In 1988, Federation of Ambedkarite & Buddhist Organisations UK had a preliminary meeting to celebrate Ambedkar Birth Centenary in the UK. Mr. Bhagwan Das was also present in this meeting. The meeting was held under his Chairmanship. On his initiative, an organisation ‘International Ambedkar Institute, UK’ was set up to take Ambedkar thought in the premier institutes in the UK and do some research work. Renowned actor and film maker, late Kenneth Griffiths was elected as a Chairman who later on made a documentary film on Baba Sahib Ambedkar. During this visit, Das Sahib came to Bedford where he was interviewed by the BBC Radio, Bedfordshire and Chiltern Radio. I requested the BBC presenter for a copy of his interview. He was kind enough to send me the original recording of his interview.

During the Ambedkar Birth Centenary years, Mr. Das visited UK several times. Most of the time, he stayed with Mr. M.S. Bahal and Mr. C. Gautam as all Centenary Celebration activities were in and around London area. They took him around. He took part in many conferences and seminars. He addressed the gathering at the inaugural function of Ambedkar Birth Centenary at the commonwealth Hall, the Royal Commonwealth Society on 14th April 1990. Again he gave a talk at the Great Hall of Honourable Society of Gray’s Inn on 21st February 1991. As I was a part of the Centenary Celebration Committee, UK, I often met him in every function. During his visits, he always spared some time for us and came to Bedford.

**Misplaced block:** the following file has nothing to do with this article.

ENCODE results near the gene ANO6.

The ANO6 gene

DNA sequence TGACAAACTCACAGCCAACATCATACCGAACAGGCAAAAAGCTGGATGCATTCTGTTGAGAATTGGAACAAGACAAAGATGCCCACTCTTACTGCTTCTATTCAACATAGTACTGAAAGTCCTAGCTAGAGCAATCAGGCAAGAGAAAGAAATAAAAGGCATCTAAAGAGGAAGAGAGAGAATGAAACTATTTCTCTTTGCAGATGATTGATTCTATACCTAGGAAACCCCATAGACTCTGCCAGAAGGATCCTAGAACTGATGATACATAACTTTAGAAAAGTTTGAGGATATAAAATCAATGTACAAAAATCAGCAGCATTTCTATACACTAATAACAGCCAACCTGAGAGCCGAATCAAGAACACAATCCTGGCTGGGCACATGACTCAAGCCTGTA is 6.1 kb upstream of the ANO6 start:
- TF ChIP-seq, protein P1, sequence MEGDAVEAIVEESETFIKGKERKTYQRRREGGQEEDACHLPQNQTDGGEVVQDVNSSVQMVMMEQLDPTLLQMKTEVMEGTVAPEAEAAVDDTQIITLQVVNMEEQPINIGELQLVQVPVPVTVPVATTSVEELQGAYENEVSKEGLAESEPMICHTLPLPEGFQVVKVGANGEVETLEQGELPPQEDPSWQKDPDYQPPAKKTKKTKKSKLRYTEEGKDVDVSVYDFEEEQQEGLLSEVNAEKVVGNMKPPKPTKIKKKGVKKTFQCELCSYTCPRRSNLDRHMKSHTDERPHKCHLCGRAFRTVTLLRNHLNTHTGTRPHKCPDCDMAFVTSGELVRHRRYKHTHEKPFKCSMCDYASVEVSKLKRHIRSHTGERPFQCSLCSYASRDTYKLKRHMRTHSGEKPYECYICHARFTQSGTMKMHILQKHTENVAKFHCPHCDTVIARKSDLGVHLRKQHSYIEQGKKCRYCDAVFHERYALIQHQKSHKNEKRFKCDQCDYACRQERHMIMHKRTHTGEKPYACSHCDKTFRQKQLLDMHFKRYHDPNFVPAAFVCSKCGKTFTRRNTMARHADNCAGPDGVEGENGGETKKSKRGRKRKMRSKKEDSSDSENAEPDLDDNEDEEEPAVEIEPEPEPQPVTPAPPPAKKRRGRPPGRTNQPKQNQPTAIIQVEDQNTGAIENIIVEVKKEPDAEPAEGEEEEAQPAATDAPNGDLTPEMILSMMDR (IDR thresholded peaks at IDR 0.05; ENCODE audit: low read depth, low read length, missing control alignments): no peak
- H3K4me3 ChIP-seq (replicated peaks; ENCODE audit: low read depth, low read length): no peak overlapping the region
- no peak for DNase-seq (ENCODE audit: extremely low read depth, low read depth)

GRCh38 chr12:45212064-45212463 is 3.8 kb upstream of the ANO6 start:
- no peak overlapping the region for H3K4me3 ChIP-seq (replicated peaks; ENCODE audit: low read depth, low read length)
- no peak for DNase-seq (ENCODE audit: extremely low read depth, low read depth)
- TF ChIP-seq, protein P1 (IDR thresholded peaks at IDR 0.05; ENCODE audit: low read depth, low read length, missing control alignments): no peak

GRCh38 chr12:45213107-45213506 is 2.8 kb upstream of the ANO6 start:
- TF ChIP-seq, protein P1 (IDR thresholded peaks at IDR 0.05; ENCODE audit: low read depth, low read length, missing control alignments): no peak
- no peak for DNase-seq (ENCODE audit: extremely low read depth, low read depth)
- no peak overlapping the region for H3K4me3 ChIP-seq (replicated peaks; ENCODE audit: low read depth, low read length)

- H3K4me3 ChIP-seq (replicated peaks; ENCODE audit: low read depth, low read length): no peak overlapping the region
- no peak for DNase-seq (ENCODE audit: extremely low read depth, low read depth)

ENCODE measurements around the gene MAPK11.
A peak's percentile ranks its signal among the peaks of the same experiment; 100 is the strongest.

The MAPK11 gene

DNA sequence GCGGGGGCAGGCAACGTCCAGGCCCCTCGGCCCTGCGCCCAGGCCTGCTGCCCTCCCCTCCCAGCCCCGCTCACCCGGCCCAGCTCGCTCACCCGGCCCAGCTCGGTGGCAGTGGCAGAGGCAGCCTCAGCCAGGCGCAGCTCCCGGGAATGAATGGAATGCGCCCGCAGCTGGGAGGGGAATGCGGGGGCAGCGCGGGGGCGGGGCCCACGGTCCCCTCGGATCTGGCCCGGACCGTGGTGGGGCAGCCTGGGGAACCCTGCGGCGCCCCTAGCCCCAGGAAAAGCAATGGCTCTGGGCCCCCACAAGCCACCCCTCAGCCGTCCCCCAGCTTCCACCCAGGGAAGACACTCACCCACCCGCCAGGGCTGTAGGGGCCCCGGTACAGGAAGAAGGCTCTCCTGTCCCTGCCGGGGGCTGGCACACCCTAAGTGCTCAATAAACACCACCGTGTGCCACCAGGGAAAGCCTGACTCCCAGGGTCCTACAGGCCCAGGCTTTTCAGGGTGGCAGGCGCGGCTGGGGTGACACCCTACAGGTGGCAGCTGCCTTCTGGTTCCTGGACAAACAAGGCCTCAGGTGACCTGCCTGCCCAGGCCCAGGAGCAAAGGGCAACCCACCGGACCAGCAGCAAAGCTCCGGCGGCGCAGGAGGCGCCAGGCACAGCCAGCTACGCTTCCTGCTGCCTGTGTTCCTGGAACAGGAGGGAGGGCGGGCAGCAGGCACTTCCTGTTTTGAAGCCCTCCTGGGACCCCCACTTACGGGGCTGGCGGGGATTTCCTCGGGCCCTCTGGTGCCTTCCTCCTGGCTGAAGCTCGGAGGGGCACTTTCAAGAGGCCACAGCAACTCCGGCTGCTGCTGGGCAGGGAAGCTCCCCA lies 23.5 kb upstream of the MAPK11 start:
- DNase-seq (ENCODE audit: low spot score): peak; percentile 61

As a President of Dalit Solidarity Programme (DSP), he was invited to give talk in Edinburgh University in Scotland. He gave a presentation by showing a short film narrating the history and present conditions of Dalits. Because of a long distance from Bedford and the paucity of time, he was unable to come to Bedford. Instead late Mr. Chanan Chahal, Mr. Dhanpat Rattu, Mr. Satpal Paul and I went to see him.

Once discussing about globalisation and privatisation, he clarified that our people are more adversely affected than others. He gave an example that our people were employed as sweepers in the municipalities. With this new mantra of privatisation the sweepers were being made redundant. Before this privatisation, they had permanent employment with all benefits of a government employee such as job security, health benefits, holidays, pensions etc. Their children had a scope for education. But now the contractor is a ‘sharma’, ‘verma’ or ‘gupta’ who employ the same people on daily wages with no security of work, no pension, and no health benefit. In this situation, children help their parents to earn their livelihood and drop out from schools. Similarly the people who were engaged in the leather work had also lost out. All benefits are taken by contractors but the work was still done by scheduled castes and tribes. . As contractors are from
higher castes good jobs go to higher castes and our people end up with old menial jobs.

Last time I saw him about three four years ago at his Munirka residence at Delhi. Dr. Gurcharn Singh from Delhi was with me. We spent about two hours with him. He enquired about all friends and the movement in the UK. He was as enthusiastic as he used to be about 20-30 years ago. But I could see his failing health.

With his demise, we have lost our guide and mentor. I will always treasure his memories in my heart. He will always be missed but never forgotten.

I am attaching his testimony given in the UN in 1983. His views and facts are as relevant today as they were 27 years ago.